A visual guide to the heat domes, hurricanes, and forest fires in 2021

This story is part of Grist’s 2021 comic book recap – an illustrated look back at some of the greatest climate histories of the year. Read the other part here.

2021 was a parade year for extreme weather. Here’s a look back at some of the biggest events of the year – and the role climate played in them.

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In February, a Texas winter storm left over 4 million days without power – killing 210 people, or up to 702, according to an independent analysis by Buzzfeed.

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The link between climate change and extreme cold is controversial, but some researchers suggest that the warming of the Arctic may weaken the polar vortex, causing cold air pockets to migrate further south.

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In May, Lake Charles, Louisiana, was hit by a “once a century” rainstorm that poured 15 inches of rain (more than Hurricane Delta or Laura) on a city that was already three in 2020 Hit by hurricanes.

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Extreme weather could already drive climate migration in the US – a form of controlled retreat. For example, the population of Lake Charles fell 6.7 percent as residents moved away from the city.

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Climate change makes storms like Ida stronger and wetter as they move across the warm waters of the Gulf of Mexico. In September, Hurricane Ida devastated Louisiana as a Category 4 storm and its remains brought deadly flooding to New England.

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Over the summer, the west was hit by a sustained mega-drought and mega-heat waves, both fueled by climate change and exposing 40 million people in the normally temperate Pacific Northwest to temperatures in excess of 100 degrees in the United States alone.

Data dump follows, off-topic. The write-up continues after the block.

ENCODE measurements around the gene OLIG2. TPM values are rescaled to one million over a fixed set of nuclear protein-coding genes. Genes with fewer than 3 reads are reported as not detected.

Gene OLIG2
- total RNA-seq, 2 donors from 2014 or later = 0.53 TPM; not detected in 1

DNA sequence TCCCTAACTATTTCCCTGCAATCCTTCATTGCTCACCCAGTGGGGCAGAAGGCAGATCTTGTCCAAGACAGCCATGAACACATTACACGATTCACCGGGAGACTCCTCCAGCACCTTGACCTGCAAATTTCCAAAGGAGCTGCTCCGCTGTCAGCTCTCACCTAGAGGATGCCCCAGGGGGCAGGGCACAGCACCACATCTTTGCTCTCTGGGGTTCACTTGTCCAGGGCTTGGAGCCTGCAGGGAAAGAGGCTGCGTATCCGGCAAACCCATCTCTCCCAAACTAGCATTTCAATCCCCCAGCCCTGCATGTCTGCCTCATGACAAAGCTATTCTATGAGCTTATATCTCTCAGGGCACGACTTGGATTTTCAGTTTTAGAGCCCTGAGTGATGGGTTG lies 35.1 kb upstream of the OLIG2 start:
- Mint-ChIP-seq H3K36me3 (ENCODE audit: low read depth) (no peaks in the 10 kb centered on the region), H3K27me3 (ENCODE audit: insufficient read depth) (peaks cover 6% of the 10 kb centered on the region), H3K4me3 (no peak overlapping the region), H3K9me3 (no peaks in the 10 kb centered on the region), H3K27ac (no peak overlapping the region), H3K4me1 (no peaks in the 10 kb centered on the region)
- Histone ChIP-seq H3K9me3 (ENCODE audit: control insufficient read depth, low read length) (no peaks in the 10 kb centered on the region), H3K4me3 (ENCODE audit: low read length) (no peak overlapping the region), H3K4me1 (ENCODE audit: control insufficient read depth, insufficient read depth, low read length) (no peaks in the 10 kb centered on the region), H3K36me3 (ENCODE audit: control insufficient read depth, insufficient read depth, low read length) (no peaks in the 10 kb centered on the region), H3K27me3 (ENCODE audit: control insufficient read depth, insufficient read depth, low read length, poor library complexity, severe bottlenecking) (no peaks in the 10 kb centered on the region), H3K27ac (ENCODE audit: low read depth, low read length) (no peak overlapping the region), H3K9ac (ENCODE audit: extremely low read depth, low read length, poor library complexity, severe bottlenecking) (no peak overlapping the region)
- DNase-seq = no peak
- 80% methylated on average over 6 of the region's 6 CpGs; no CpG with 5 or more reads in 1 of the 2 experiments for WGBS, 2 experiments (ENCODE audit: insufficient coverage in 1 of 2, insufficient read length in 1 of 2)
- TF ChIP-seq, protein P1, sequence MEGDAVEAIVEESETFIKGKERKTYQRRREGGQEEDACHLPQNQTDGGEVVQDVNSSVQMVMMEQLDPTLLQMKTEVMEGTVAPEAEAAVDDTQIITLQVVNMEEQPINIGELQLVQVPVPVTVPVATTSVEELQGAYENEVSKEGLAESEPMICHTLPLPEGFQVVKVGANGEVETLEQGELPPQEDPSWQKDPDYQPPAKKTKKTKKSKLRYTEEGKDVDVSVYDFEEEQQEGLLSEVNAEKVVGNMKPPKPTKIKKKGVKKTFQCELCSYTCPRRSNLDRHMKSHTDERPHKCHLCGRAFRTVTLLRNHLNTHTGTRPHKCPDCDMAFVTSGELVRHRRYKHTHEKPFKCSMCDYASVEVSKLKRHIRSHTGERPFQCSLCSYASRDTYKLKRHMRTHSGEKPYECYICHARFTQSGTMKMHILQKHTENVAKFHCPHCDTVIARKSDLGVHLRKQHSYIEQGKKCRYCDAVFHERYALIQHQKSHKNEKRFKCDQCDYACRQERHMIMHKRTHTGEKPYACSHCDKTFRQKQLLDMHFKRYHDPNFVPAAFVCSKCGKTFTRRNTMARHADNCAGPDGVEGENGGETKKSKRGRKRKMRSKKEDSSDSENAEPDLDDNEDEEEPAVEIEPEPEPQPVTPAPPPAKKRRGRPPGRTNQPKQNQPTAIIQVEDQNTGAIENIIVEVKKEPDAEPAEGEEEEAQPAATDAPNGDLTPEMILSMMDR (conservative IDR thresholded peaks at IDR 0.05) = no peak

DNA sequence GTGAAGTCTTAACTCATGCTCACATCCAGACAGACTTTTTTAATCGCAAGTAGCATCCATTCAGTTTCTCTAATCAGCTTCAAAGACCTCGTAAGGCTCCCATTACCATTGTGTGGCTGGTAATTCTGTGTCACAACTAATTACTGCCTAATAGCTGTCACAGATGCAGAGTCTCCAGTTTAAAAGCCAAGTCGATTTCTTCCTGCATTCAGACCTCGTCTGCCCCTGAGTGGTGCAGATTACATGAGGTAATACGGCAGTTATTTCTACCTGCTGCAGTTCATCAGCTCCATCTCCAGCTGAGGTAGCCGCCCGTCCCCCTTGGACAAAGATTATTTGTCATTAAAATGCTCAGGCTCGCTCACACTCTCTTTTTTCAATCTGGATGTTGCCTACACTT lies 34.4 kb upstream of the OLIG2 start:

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Fire comes in dry conditions. While the fires didn’t burn as many acres in 2021 as they did in last year’s record season, California’s Dixie Fire was the second largest in the state’s history.

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Fires in Canada and the west shrouded the country in smoke, darkened the skies in the Midwest and the east coast, and brought in particulate matter that is harmful to respiratory health.

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It is becoming increasingly difficult to avoid the effects of extreme weather conditions. And in a year of disasters, the concept of “natural disaster” could fall out the window – according to Google Ngram, which tracks how often terms are used in books, the term’s use has decreased over the past decade.

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The “natural” in “natural disaster” can obscure both the role of climate change and the inequality in fueling the effects of extreme weather conditions; The more climate change fuels extreme weather conditions, the more “unnatural” disasters there will be.


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